PITTSBURGH—James Reimer peeled open one eye, then the other, conducted an inventory of his body parts.
“It was one of those things where I woke up, took a look and things didn’t feel right. So, just err on the side of caution.”
Not quite sure what Reimer saw amiss, casting his baby blues down there and, frankly, didn’t wish to inquire. But certainly he felt groin tightness, the now too-familiar tweak of things not right below the belt. Again.
Thus it came to pass that Jonathan Bernier was between the pipes for the Maple Leafs here Wednesday night, in the aft-end of Toronto’s ninth back-to-back combo this season — third straight against he Penguins.
The good Bernier, not the gagging Bernier.
The Bernier who quite dashingly led Toronto into overtime, surviving a waning-minutes shooting gallery with Tyler Bozak in the box for bulldozing Matt Cullen.
One hard-nosed point earned through 65 minutes.
One bonus point earned — and the 3-2 win, first this season in three tries versus Pittsburgh — in the shootout, as Peter Holland and P.A. Parenteau scored against rookie Matthew Murray, while only David Perron got the best of Bernier.
Huge confidence boost for the Leafs, who saw out the old year with a victory and satisfied sense of accomplishment.
“I don’t know if that’s the style we want to play as a team,” said Bernier afterwards, of the combined 77 shots free-for-all. “But at the end of the day we found a way to win and that’s the bottom line.’’
Bernier, of course, has been peppered even more with questions of self-confidence than he was with rubber Wednesday night, so he particularly relished the victory.
“I had an off-night (Tuesday) but I look at my past six, seven games and I’m feeling pretty good. I’m making the saves at the right time so I have no confidence issue right now.’’
Coach Mike Babcock was rightly approving of his netminder, if less savouring of the whiplash hockey that unfolded before his horrified eyes.
“Bernie was real good, a bounce-back for him, obviously. There was a lot of opportunity both ways, to tell you the truth, way more open than we like to play. But we were able to get two points.’’
Antoine Bibeau, summoned from the Marlies — they’d been up homeward-bound by bus from Cleveland, ’round Buffalo, when the call was placed; Bibeau hustled into a rental car and pointed south, PR man at the wheel — arrived half an hour before warm-ups. A whew close call.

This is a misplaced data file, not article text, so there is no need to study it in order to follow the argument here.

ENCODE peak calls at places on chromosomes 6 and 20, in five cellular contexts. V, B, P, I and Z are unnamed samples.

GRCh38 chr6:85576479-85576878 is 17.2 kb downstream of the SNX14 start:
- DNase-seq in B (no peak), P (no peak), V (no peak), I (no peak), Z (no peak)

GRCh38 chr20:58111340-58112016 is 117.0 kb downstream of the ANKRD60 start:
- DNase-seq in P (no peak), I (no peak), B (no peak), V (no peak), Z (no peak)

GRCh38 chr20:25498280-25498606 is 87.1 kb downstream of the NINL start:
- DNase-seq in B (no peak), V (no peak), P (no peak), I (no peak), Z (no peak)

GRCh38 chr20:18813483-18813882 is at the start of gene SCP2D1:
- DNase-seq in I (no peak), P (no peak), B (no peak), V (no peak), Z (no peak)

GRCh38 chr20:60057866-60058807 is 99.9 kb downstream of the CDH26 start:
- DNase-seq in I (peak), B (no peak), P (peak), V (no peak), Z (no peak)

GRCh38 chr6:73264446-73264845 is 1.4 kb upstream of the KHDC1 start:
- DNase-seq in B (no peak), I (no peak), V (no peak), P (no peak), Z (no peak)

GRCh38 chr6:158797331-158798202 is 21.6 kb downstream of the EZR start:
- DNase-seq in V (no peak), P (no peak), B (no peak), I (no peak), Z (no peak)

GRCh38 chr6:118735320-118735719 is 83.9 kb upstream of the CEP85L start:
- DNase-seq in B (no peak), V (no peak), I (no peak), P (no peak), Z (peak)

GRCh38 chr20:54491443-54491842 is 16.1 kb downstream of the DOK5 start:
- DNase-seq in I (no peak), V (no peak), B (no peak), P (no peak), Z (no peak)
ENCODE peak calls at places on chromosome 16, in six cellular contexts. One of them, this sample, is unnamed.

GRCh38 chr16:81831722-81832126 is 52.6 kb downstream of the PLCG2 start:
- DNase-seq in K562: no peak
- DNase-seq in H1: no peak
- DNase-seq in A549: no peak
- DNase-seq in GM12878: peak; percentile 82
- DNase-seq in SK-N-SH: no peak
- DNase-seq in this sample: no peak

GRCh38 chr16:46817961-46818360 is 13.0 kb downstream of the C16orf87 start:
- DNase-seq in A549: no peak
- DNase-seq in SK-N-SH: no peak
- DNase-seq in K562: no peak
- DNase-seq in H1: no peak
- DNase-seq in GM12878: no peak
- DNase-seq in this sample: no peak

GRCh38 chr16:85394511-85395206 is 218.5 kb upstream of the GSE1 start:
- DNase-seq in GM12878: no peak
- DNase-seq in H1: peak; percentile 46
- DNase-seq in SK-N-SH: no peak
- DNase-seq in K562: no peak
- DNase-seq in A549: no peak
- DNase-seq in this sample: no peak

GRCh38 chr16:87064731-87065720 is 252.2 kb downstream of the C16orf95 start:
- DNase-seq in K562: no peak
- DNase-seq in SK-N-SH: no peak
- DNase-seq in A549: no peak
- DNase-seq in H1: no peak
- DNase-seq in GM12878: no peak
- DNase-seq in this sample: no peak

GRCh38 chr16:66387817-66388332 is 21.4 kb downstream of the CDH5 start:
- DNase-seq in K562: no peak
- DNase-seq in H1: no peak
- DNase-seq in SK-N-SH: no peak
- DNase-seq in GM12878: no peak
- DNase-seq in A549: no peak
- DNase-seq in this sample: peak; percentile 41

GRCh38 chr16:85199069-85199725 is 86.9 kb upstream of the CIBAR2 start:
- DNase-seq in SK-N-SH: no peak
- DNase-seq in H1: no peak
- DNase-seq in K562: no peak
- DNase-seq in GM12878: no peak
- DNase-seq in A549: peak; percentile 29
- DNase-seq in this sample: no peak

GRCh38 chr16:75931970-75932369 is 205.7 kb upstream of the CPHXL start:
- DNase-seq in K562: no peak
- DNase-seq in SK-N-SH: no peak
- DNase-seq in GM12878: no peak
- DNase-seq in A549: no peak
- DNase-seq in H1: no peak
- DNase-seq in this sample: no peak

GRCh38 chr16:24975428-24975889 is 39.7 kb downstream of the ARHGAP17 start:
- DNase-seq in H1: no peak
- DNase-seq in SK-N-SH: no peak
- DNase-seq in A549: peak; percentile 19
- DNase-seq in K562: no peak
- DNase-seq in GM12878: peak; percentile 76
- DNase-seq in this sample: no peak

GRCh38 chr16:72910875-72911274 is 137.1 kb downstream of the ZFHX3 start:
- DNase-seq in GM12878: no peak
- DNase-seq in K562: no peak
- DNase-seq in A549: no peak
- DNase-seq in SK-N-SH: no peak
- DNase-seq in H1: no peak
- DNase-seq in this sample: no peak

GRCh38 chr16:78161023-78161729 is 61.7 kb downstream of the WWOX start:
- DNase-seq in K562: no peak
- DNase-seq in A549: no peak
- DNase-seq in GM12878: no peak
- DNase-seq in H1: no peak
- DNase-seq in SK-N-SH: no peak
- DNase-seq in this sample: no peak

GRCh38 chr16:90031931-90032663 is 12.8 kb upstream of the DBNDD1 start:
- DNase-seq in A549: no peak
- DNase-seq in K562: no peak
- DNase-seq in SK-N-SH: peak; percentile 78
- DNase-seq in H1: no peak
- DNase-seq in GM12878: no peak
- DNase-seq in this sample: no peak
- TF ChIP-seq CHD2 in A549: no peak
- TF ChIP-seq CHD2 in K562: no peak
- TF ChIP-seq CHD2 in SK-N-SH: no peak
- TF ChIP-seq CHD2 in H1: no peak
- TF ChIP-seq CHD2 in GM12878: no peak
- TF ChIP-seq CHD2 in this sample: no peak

Meanwhile, Reimer was downcast of visage as he paced about the bowel corridors of the Consol Energy Center pre-game. “It’s tough. Last night I went to bed with a smile on my face.’’ (You know, I actually think Opie does smile in his sleep.) “I was really looking forward to playing. It’s just not in the cards.’’
Reimer spent all of 20 minutes in the paint during Tuesday’s 6-3 loss to the Islanders, dispatched from bench to crease at the start of the third period, after Bernier had already surrendered the entire six-pack of goals.
In retrospect, especially since Babcock acknowledged afterwards he’d been fretful about the slushy ice conditions at the Air Canada Centre — to the extent he considered not tapping Reimer’s shoulder — the question must be asked: Why was Reimer deployed at all to mop up a game that was obviously in the bag for the visitors, and with Reimer on tap for starter duty in Pittsburgh?
This, after all, was Comeback Part II for Reimer, with no time to warm-up and, likely, little time to warm down post-game as the team high-tailed it to the airport for its flight. Comeback Part I, back on Dec. 3, hadn’t gone well either, Reimer capable of only a one-game cameo appearance, re-aggravating the groin injury that has vexed him since Nov. 23.
Somebody has to wear this — the mishandling of Reimer: Either the coach or the medical staff that has now twice got it wrong — Reimer wasn’t ready on either occasion that he tried to resume his season — or the trainers who administer therapy or, well, Reimer himself.
Not a major setback, he reassured during a brief media scrum. “I’m not worried about it. Think it’s probably just a couple more days.’’
But clearly disheartening, though Reimer would not hold the swampy, soft ice conditions at the ACC as a contributing factor.
In any event, Bernier — exasperating the night before — got a 17th start chance to make a good impression on his coach in a contest with several intriguing sub-plots, notably another encounter between Phil Kessel and his ex-club. Once more, though, Kessel was a non-factor on the score sheet, which is his M.O. against former clubs.
Phil the Un-Thrill, 0-for-2015 against Toronto, did however put a team-high four shots on Bernier, but the Toronto goalie stoned him twice in a goal-crease scramble in the second, then later again when No. 81 broke in alone on the wing.
There were at least half-a-dozen breakaways stopped at either end of the rink.
Dion Phaneuf opened the scoring with a point-shot that threaded through a goal-mouth screen to beat Murray, making his fourth start while Marc-Andre Fleury recovers from concussion. Chris Kunitz got that one back less than two minutes later.
In the second, Pens were the more dominant and aggressive team as the game opened up in entertaining fashion. The clubs exchanged goals, Jake Gardiner getting credit for a James van Riemsdyk snap shot that glanced in off the defenceman’s glove and Sidney Crosby responding for the home crew.
The third period was almost breathless up-and-down the ice hockey, Babcock probably going quietly insane, loath as he is towards un-structured shinny. Ditto OT, the Leafs leaning hard on their last line of defence.
In Bernier, on this night, Babcock had a solid goalie in the crunch. If only crunch didn’t come to crush so often.